Apr 28, 2020 06:17 AM

China’s Top Market Regulator Raids Luckin’s Headquarters

Luckin Coffee said its stores continue to operate normally after regulators raided its Beijing headquarters. Photo: Bloomberg
Luckin Coffee said its stores continue to operate normally after regulators raided its Beijing headquarters. Photo: Bloomberg

China’s securities and market regulators opened a probe into Luckin Coffee, the Nasdaq-listed Chinese coffee chain whose stock collapsed after the company admitted to a massive financial fraud earlier this month.

Officers from the State Administration for Market Regulation visited Luckin’s Beijing headquarters Sunday morning, reviewed documents and questioned employees until the evening, a source at Luckin told Caixin.

In a statement issued Monday afternoon, Luckin said it was cooperating with the investigation and its stores continued to operate normally. The investigators didn’t take any documents or computers from the office, the source said.

A law firm hired by a special committee at Luckin suggested that the U.S. Securities and Exchange Commission request assistance from Chinese regulators in their investigation, the individual said. The China Securities Regulatory Commission (CSRC) is already assisting in the probe of the coffee chain at the request of the SEC, including obtaining and transferring the company’s accounting books to U.S. authorities, the source said.

Meanwhile, Luckin has been conducting its own internal investigation for nearly a month, and no results have been announced.

Luckin, once seen as a rising rival to Starbucks Corp. in China, said earlier this month that its chief operating officer Liu Jian inflated 2019 sales by about 2.2 billion yuan ($310 million).

The matter was raised to the board’s attention during the audit of the company’s consolidated financial statements for 2019 by independent auditor Ernst & Young Hua Ming LLP.

Ernst & Young told Luckin’s audit committee about “suspicious transactions” in mid-March, according to two people close to Luckin’s board. The audit committee immediately notified the board, which then asked management to submit accounting books, but management, including founder and non-executive Chairman Lu Zhengyao failed to provide the books in a timely way, the sources said.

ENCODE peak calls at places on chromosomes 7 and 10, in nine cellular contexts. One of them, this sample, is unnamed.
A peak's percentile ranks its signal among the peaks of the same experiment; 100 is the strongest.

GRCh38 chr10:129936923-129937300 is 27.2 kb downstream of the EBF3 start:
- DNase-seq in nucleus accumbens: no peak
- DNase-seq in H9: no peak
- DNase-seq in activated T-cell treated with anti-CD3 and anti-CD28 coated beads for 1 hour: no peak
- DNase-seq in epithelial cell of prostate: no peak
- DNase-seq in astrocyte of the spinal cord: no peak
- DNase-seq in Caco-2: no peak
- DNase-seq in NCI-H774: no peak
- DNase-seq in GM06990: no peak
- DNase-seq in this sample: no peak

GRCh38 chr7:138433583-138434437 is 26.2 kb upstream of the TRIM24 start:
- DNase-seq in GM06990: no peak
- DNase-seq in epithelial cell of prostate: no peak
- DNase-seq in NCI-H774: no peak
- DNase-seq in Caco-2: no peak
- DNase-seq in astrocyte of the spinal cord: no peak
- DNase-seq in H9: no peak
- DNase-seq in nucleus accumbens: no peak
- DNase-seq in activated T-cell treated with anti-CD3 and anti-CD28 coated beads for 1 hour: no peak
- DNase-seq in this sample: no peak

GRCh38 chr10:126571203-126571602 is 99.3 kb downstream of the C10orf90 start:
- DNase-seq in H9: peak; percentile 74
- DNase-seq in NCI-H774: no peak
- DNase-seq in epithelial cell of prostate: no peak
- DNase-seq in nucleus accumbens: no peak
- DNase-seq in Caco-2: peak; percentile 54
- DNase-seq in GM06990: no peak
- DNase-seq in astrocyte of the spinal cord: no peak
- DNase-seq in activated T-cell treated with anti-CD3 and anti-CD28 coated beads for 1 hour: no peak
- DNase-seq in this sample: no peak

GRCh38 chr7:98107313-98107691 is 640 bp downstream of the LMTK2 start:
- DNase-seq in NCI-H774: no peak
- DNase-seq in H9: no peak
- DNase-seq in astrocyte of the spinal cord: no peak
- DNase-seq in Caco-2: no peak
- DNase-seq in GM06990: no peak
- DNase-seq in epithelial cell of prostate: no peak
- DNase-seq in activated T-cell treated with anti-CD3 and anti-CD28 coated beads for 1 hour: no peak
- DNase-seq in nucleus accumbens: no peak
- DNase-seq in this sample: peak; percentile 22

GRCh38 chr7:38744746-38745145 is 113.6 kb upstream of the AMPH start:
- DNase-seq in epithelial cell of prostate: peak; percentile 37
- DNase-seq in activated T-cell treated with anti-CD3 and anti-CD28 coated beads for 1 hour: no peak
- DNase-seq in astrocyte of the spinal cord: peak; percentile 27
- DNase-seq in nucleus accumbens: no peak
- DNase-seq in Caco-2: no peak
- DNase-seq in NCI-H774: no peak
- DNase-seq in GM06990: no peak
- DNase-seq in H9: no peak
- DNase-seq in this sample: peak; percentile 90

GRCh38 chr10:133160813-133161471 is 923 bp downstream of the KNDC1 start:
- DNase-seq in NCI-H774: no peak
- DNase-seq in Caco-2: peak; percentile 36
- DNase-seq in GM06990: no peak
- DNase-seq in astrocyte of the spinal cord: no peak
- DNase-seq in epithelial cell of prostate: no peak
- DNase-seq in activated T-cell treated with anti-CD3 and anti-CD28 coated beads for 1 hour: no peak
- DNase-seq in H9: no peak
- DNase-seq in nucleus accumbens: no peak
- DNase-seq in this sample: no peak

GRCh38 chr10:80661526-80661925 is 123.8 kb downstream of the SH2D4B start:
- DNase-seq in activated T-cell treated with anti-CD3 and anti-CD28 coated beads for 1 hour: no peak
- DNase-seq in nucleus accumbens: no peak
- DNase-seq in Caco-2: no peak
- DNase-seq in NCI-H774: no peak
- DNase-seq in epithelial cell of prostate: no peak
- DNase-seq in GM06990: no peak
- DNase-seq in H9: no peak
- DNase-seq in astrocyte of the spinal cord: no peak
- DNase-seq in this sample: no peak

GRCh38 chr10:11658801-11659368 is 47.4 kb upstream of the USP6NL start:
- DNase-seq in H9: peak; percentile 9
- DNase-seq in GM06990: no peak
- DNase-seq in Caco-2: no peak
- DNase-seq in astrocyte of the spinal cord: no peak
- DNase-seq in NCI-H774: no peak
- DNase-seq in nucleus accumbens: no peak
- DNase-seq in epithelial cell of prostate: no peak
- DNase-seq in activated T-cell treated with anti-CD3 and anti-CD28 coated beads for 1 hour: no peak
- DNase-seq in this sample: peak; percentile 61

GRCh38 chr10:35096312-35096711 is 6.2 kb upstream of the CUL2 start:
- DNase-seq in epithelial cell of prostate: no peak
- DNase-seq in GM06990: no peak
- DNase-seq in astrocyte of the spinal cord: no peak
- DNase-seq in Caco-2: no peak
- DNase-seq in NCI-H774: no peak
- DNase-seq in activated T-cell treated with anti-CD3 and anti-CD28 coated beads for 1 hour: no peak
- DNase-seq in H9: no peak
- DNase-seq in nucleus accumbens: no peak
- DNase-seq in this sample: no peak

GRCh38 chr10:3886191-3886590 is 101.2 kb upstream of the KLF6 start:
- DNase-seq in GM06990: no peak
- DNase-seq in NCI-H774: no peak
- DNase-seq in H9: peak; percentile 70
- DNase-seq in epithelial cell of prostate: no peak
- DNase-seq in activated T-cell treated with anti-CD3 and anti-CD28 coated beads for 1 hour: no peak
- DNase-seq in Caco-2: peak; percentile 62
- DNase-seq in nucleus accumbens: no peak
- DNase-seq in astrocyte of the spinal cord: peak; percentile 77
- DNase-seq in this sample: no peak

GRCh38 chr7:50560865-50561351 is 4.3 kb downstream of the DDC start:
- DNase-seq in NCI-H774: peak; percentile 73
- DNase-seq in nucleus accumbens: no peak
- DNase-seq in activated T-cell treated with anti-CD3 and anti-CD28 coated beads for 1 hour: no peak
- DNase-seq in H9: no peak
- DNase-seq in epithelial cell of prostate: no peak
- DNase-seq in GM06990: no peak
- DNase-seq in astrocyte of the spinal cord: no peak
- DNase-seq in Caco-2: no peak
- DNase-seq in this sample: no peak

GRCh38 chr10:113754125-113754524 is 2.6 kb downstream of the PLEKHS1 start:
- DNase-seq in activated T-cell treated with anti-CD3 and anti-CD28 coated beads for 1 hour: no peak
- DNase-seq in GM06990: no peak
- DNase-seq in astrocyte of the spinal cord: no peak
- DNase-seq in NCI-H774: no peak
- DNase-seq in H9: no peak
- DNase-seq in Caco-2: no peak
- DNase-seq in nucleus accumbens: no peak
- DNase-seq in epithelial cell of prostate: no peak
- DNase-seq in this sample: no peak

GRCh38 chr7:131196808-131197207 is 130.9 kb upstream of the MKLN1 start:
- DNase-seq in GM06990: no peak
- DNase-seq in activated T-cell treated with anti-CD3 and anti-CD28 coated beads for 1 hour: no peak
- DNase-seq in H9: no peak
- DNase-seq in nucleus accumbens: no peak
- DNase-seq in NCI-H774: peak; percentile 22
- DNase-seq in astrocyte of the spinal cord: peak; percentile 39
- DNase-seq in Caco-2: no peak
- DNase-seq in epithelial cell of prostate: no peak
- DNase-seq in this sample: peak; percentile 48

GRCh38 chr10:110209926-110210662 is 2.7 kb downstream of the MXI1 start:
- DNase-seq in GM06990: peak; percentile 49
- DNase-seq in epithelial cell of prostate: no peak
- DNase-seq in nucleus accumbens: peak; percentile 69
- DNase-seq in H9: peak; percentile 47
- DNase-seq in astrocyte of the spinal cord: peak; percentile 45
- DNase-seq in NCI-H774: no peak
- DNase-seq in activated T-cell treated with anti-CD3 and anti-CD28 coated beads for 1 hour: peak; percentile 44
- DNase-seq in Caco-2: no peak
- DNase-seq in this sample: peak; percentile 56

Under pressure from the audit committee, the board formed a special committee and hired law firm Kirkland & Ellis and forensic accounting expert FTI Consulting to conduct the internal probe.

If the SEC accepts the results of the company’s internal investigation, the company is expected to face class-action lawsuits. Law firms in China and the U.S. are recruiting investors who bought Luckin’s stock to participate in lawsuits.

More than 9 billion yuan of cash currently sitting in the company’s accounts will first be used for compensation if it loses in the lawsuits, which is highly likely, said the people close to Luckin’s board.

Luckin Coffee has filed a directors’ and officers’ liability insurance claim worth around $25 million to cover compensation costs, the State Council Information Office disclose at a press conference last week.

Considering that the case is complicated, the investigation is still ongoing and uncertainty exists, the China Banking and Insurance Regulatory Commission (CBIRC) is urging relevant insurance companies to properly handle the claim according to law, Cao Yu, vice chairman of the CBIRC, said at the press conference.

If the SEC is dissatisfied with results of the company’s probe, it could launch a regulatory investigation and ask for more documents from the company.

The CSRC “strongly condemned” Luckin’s accounting fraud in a statement April 3 and pledged to investigate, even though the watchdog has little power to scrutinize or punish the company because the listed entity is incorporated in the Cayman Islands.

Contact reporter Denise Jia ( and editor Bob Simison (

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